Alistair Thompson works in public relations, and contested West Bromwich East in 2010.

This week Ofsted launched an audacious power grab – under the guise of a plea for tough new laws to allow it to tackle the so-called problem of unregistered schools  Amanda Spielman, its Chief Inspector, claimed that her hands were tied on the issue.  And Victor Shafiee, its Deputy Director for Unregistered Schools, said that “Ofsted has limited investigative powers – it is not allowed to take away any evidence, enter premises with locked doors or call witnesses to be interviewed.”

But this is simply not true. Under the terms of the Education and Skills Act, Ofsted can “inspect and take copies of any records or other documents which the Chief Inspector has reasonable cause to believe may be required for the purposes of proceedings in relation to such an offence.”  Ofsted apparently believes that this power only applies to the Chief Inspector, and that she cannot be in lots of different places at the same time.

So did Parliament made a mistake when drafting the legislation? Did it limit this power to just one person, thinking that the Chief Inspector would personally visit every school? The answer, unsurprisingly, is no – since, as with much legislation, power resides with a named person (the Chief Inspector in this case) or, and this is the important bit, a person acting on their behalf.

How strange, I thought, that Ofsted don’t know this; but  of course they must. In their own handbook for conducting inspections of unregistered schools, the matter could not be clearer.  So why all the fuss? Are Ofsted trying to mislead, ot haven’t they read their own instruction manual?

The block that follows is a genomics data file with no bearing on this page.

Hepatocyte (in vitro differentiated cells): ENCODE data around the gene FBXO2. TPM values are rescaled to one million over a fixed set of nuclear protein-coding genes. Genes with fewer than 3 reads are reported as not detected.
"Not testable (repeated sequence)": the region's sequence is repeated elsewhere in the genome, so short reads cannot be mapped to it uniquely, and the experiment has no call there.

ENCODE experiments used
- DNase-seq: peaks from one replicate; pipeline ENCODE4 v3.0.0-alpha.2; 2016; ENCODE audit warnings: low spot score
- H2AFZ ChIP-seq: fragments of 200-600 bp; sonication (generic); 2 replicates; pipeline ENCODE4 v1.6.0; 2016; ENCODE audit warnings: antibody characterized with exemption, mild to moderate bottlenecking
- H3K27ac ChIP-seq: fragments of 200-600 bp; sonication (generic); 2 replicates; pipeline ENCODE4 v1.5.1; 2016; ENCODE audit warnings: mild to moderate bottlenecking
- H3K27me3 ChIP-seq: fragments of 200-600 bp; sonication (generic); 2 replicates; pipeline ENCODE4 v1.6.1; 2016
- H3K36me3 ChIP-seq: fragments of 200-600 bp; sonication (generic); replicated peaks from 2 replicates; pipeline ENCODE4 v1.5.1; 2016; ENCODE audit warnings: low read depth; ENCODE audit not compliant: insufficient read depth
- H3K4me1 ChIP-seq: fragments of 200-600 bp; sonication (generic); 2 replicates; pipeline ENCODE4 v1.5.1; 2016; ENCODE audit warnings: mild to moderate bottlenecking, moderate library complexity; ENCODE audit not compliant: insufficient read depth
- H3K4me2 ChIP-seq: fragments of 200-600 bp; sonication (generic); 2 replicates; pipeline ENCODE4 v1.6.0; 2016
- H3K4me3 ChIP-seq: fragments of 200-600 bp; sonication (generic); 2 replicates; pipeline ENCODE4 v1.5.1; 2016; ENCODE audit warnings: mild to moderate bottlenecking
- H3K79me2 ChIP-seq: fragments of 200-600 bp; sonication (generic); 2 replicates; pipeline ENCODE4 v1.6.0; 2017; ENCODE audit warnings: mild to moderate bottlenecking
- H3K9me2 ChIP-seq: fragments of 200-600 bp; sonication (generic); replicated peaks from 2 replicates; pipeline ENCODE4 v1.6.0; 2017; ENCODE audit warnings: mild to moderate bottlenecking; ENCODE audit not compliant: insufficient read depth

The answer is both simple and deeply disturbing. Their latest proposal is a continuation of their plan to extend their powers to out of school settings – to be specific, to any extra or co-curricula activities that a young person (up to the age of 19) might be involved in for more than a couple of hours a week.

When the plan was first announced it was heavily promoted as a Madrasas Charter – in other words. a plan that would allow Ofsted inspectors to target any Islamic school that it thought was failing to adequately teach British values.  But Ofsted already has the power to target unregistered schools and, if they suspect a more immediate problem, there are police powers to target those inciting hate.

On reading the detail of these latest proposals, it becomes clear that Ofsted’s plans aren’t limited to the tiny number of madrasas that allegedly ferment hate: rather, they would apply to other faith groups, Sunday Schools, choirs, bell ringers and well beyond.

Indeed, the breadth of this power grab is so wide that it could potentially extend to almost every organised activity that a young person might engage in, including sports such as cricket and football; amazing organisations like the Scouts and the Guides and even the armed forces – the TA, Royal Naval Reserves and cadets.

Setting aside the farcical prospect of Ofsted trying to judge whether a “British Values” complaint about how to bowl a googly, or ring a church bell, might have merit, why should such organisations be subjected to this level or intrusion and unwarranted scrutiny?

Furthermore, the Education Department has made significant strides in closing down unregistered schools, thanks to a dedicated team of inspectors working on this problem.  Between January 2016 and the middle of 2017, 38 unregistered schools were identified by the agency. Thirty-four were shut down, while the remaining four were in the process of being wound up by the courts.

I hope that Damian Hinds will reject these latest calls from Ofsted, and instead order it to focus on what it was set up to do – inspect schools, provide information to parents and to promote improvement and to hold schools to account. Perhaps then it might not repeat the catalogue of mistakes made in recent years, from the Trojan Horse Schools scandal to failing to identify real safeguarding issues.